Going into 2013 NFL Season, Dallas Cowboys Quarterback Tony Romo Faces All the Pressure
Drew Brees won a Super Bowl and got paid, Joe Flacco won a Super Bowl and got paid, and Aaron Rodgers was just recently given a five year, $110 million extension – setting the bar for him to make the most money in a single season of any player in NFL history at $24.5 million. A quick look at recent Super Bowl history and the common denominator with those three quarterbacks are Super Bowl rings. Then there is Tony Romo, the Dallas Cowboys quarterback of the last seven seasons, who has won one playoff game since taking over for Drew Bledsoe at halftime of a Monday Night game at Texas Stadium against the New York Giants in 2006. One playoff game in seven years and Jerry Jones decided to break the bank for Romo, giving him a $108 million extension that will keep him in Dallas until he’s 39 years old – or more simply put, until he retires.
To be clear, this is not an indictment on Romo. He is the best option for the Cowboys going forward, a guy who the Cowboys would certainly rather have at this point over the Kevin Kolbs of the world – or any other average quarterback that was on the free agent market this offseason. Romo does have the fifth best quarterback rating in NFL history at 95.6, and he does have a win percentage 57.3% as the starting quarterback. Rather, this is an indictment on Jones. Giving your marquee quarterback a hefty contract when he’s proven absolutely worthy of it is one thing, but it’s another thing to do it when he hasn’t proven he can come up big in big moments, when it matters.
Leading the Cowboys is no small task, and it comes with lofty expectations. Those expectations are magnified tenfold when you consider the national exposure the Cowboys receive. Accompanying the expectations is unrelenting pressure. Roger Staubach handled it well, winning three Super Bowls in the 1970s. Troy Aikman guided the Cowboys to three more in the 90s. In between those two greats was Danny White, a guy who was able to win games, but never able to bring his team over the hump. Naturally, parallels have been drawn with Romo as the guy who put up great stats, but couldn’t deliver a Super Bowl.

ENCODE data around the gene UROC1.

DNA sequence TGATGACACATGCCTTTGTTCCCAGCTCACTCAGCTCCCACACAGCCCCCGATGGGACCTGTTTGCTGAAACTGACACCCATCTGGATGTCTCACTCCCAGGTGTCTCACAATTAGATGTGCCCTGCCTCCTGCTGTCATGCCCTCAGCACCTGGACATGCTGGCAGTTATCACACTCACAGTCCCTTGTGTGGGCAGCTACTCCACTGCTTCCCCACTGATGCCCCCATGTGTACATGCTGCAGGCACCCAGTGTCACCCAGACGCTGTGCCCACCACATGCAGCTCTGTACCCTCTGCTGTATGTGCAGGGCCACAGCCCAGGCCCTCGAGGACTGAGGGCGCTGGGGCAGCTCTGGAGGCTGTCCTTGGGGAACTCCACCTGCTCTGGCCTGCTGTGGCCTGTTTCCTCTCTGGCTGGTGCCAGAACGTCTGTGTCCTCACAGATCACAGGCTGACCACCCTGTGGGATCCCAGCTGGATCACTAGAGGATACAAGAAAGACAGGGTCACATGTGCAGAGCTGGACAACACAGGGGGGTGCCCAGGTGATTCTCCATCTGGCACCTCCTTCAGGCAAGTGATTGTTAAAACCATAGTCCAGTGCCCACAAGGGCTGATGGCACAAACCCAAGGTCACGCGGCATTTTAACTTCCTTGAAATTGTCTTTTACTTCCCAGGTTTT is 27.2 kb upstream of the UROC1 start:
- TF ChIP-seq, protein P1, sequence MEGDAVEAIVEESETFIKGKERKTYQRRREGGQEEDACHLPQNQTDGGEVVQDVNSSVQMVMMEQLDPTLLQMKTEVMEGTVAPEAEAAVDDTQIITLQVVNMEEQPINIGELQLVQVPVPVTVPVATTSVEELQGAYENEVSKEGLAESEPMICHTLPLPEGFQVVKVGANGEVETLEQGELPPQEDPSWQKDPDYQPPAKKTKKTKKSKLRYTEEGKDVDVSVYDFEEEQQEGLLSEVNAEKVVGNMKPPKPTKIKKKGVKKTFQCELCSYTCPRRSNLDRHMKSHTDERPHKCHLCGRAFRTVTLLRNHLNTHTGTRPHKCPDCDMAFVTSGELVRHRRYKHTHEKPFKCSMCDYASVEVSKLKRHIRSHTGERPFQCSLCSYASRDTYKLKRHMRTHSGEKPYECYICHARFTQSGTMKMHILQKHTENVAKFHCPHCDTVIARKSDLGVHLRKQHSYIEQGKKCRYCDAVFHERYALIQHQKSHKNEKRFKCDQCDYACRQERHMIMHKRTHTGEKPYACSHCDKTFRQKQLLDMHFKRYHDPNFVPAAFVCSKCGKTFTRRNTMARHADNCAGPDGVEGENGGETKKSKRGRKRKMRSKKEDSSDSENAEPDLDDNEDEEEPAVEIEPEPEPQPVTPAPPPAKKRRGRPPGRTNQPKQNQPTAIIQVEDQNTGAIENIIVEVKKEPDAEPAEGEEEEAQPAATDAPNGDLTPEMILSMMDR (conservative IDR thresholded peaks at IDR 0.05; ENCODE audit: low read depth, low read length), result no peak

The pressure that Romo faces entering this season is arguably the most he has faced in his seven years as Cowboys starter, for no reason other than the deal he signed last month. Jones has long been a believer in Romo, feeling that he can be the one to produce the kind of success that Staubach and Aikman did and bring the Lombardi trophy back to one of the NFL’s most decorated franchises. Jones feels that the key to the Cowboys’ success is Romo putting in “Peyton Manning type time” in preparing for the season, and perhaps that was the reason for a rather offensively minded draft.
The Cowboys traded back into the first round to #31, selecting Wisconsin center Travis Frederick (whom many feel they could have drafted in the second or third round), took San Diego State tight end Gavin Escobar in the third round, Baylor wide receiver Terrance Williams in the fourth round, and Oklahoma State running back Joseph Randle in round six – all to help out Romo and the offense. By trading back with their initial first round pick, they bypassed players like Florida defensive tackle Shariff Floyd, who would have been an ideal fit in Monte Kiffin’s Tampa 2 defense, as well as North Carolina defensive tackle Sylvester Williams and Louisiana State safety Eric Reid. The emphasis on offense in the draft, surrounding Romo with more talent at the skill positions and helping solidify the interior of the offensive line, are moves that are without question Romo friendly.
However, Jerry Jones could be overlooking the biggest fact of all – that a $108 million contract coupled with more offensive firepower creates more pressure for a guy to do what fellow Cowboy DeMarcus Ware said when asked about the contract; it’s time for Romo to put up or shut up.
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